Humiliation for Mark Harper and blow to rail industry with rollback on ticket office closures


The abrupt abandonment of plans to close station ticket offices is a victory for passenger groups, unions and campaigners, and another failure of what passes for government rail policy since the pandemic.

What began as a cost-cutting measure Transport Secretary Mark Harper hoped could be forced through in just three weeks has ended in humiliation for the minister, and dealt another blow to an industry rapidly losing public and passenger confidence.

Opposition to the proposals, which would have closed almost 1,000 ticket offices, has been consistent and energetic.

Campaigners argued it would force the disabled and digitally disenfranchised, who cannot or will not book online or use ticket machines, off the railways.

The counter-argument, that today just 12% of tickets are bought at ticket offices and staff would be moved from behind counters on to platforms to help customers directly, largely fell on deaf ears.

For unions, into a second year of industrial dispute with the rail companies and ministers, it was an easy second front to open in an ongoing battle, one that came with the bonus of a level of public support that is not always a given.

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Train operators say former office staff would be reassigned to do different roles at the stations

For Labour, and MPs of all parties who sensed local opposition to the closure of a community resource, there was no downside to opposing the changes.

The issue has begun to feature on election leaflets, including in former transport secretary Grant Shapps’s constituency.

The initial 21-day consultation was extended to two months as rail companies were overwhelmed with responses, but earlier this month at the Conservative Party conference Mr Harper was insisting he still backed the measures.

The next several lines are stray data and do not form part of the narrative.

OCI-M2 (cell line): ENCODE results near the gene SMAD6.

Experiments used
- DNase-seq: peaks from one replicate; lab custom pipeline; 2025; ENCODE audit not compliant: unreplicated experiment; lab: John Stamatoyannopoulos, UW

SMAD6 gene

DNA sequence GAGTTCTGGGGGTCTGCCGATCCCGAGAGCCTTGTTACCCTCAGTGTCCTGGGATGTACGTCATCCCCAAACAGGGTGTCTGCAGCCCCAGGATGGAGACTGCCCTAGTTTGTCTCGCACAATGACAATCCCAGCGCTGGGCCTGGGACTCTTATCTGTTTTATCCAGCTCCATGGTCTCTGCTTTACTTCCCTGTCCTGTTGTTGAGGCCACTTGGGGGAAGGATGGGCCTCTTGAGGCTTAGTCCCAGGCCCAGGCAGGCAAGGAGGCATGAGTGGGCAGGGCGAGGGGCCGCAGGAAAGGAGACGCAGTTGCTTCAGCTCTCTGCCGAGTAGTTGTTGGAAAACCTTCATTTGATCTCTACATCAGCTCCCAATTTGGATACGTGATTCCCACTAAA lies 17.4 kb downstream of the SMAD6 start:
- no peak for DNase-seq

“We are supporting what the industry is doing on the ticket office move, where we want to get people out of ticket offices – where most people don’t buy tickets – but into stations to be better able to support customers, particularly those customers who don’t use the railway as often, so they can have a better customer experience” he told a fringe meeting.

Yet three weeks later he has pulled the proposals entirely after two passenger watchdogs refused to sign them off, an effective veto he may not have counted on.

Mr Harper blamed the train companies he asked to push through the plans for “failing to meet the high thresholds set by Ministers”, which will doubtless further sour relations with industry.

What it will not do is address the genuine transformation in the way we buy tickets in the best interest of passengers.

With more than 50% of tickets bought online it is not unreasonable to ask if the current structure is still appropriate, but with a highly unionised workforce and little trust on either side, this botched process was not the way to do it.

It also made little sense to try and force it through before the government’s own plan to simplify and take control of ticketing was completed.

That, however, is part of a planned restructuring of the entire system, called Great British Railways and currently stuck in the parliamentary sidings waiting for a slot in the legislative timetable.

There is no suggestion it will get the green light in next week’s King’s Speech.

Add the cancellation of HS2, the abandonment of the Strategic Rail Plan and the unravelling of Rishi Sunak’s hastily compiled replacement Network North, and no end to industrial action, and little wonder passengers feel they’re taking a risk when they travel by train, however they buy the ticket.


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